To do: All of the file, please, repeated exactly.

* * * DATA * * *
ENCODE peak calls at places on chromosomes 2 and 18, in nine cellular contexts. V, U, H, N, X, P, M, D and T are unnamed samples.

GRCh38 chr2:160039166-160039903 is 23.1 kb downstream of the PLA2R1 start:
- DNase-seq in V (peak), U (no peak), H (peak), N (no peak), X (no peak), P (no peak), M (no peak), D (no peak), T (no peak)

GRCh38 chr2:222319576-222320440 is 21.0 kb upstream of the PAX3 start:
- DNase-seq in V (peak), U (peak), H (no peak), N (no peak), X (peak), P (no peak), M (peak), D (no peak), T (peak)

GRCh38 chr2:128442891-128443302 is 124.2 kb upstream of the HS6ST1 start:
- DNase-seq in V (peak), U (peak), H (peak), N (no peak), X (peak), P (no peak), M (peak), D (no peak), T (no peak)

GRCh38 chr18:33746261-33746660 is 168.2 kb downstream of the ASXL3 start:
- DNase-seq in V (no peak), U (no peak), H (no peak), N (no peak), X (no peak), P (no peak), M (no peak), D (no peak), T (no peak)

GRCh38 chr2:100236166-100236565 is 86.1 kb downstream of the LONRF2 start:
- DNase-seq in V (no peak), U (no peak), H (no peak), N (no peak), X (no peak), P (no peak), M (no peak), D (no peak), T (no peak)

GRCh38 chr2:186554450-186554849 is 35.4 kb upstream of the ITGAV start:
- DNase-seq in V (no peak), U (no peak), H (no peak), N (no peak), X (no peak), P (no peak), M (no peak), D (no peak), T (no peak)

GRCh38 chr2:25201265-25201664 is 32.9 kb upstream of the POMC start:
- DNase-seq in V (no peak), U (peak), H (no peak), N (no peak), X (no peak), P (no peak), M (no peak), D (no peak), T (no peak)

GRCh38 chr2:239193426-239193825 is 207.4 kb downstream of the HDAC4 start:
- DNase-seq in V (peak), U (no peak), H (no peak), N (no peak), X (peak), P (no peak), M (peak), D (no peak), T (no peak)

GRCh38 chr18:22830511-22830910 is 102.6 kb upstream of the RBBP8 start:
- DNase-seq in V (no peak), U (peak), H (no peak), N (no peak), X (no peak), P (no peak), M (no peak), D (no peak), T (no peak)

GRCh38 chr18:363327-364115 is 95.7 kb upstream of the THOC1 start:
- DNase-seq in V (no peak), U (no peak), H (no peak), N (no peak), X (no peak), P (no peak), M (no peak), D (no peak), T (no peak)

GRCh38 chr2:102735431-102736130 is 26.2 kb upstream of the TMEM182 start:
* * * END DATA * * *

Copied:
ENCODE peak calls at places on chromosomes 2 and 18, in nine cellular contexts. V, U, H, N, X, P, M, D and T are unnamed samples.

GRCh38 chr2:160039166-160039903 is 23.1 kb downstream of the PLA2R1 start:
- DNase-seq in V (peak), U (no peak), H (peak), N (no peak), X (no peak), P (no peak), M (no peak), D (no peak), T (no peak)

GRCh38 chr2:222319576-222320440 is 21.0 kb upstream of the PAX3 start:
- DNase-seq in V (peak), U (peak), H (no peak), N (no peak), X (peak), P (no peak), M (peak), D (no peak), T (peak)

GRCh38 chr2:128442891-128443302 is 124.2 kb upstream of the HS6ST1 start:
- DNase-seq in V (peak), U (peak), H (peak), N (no peak), X (peak), P (no peak), M (peak), D (no peak), T (no peak)

GRCh38 chr18:33746261-33746660 is 168.2 kb downstream of the ASXL3 start:
- DNase-seq in V (no peak), U (no peak), H (no peak), N (no peak), X (no peak), P (no peak), M (no peak), D (no peak), T (no peak)

GRCh38 chr2:100236166-100236565 is 86.1 kb downstream of the LONRF2 start:
- DNase-seq in V (no peak), U (no peak), H (no peak), N (no peak), X (no peak), P (no peak), M (no peak), D (no peak), T (no peak)

GRCh38 chr2:186554450-186554849 is 35.4 kb upstream of the ITGAV start:
- DNase-seq in V (no peak), U (no peak), H (no peak), N (no peak), X (no peak), P (no peak), M (no peak), D (no peak), T (no peak)

GRCh38 chr2:25201265-25201664 is 32.9 kb upstream of the POMC start:
- DNase-seq in V (no peak), U (peak), H (no peak), N (no peak), X (no peak), P (no peak), M (no peak), D (no peak), T (no peak)

GRCh38 chr2:239193426-239193825 is 207.4 kb downstream of the HDAC4 start:
- DNase-seq in V (peak), U (no peak), H (no peak), N (no peak), X (peak), P (no peak), M (peak), D (no peak), T (no peak)

GRCh38 chr18:22830511-22830910 is 102.6 kb upstream of the RBBP8 start:
- DNase-seq in V (no peak), U (peak), H (no peak), N (no peak), X (no peak), P (no peak), M (no peak), D (no peak), T (no peak)

GRCh38 chr18:363327-364115 is 95.7 kb upstream of the THOC1 start:
- DNase-seq in V (no peak), U (no peak), H (no peak), N (no peak), X (no peak), P (no peak), M (no peak), D (no peak), T (no peak)

GRCh38 chr2:102735431-102736130 is 26.2 kb upstream of the TMEM182 start: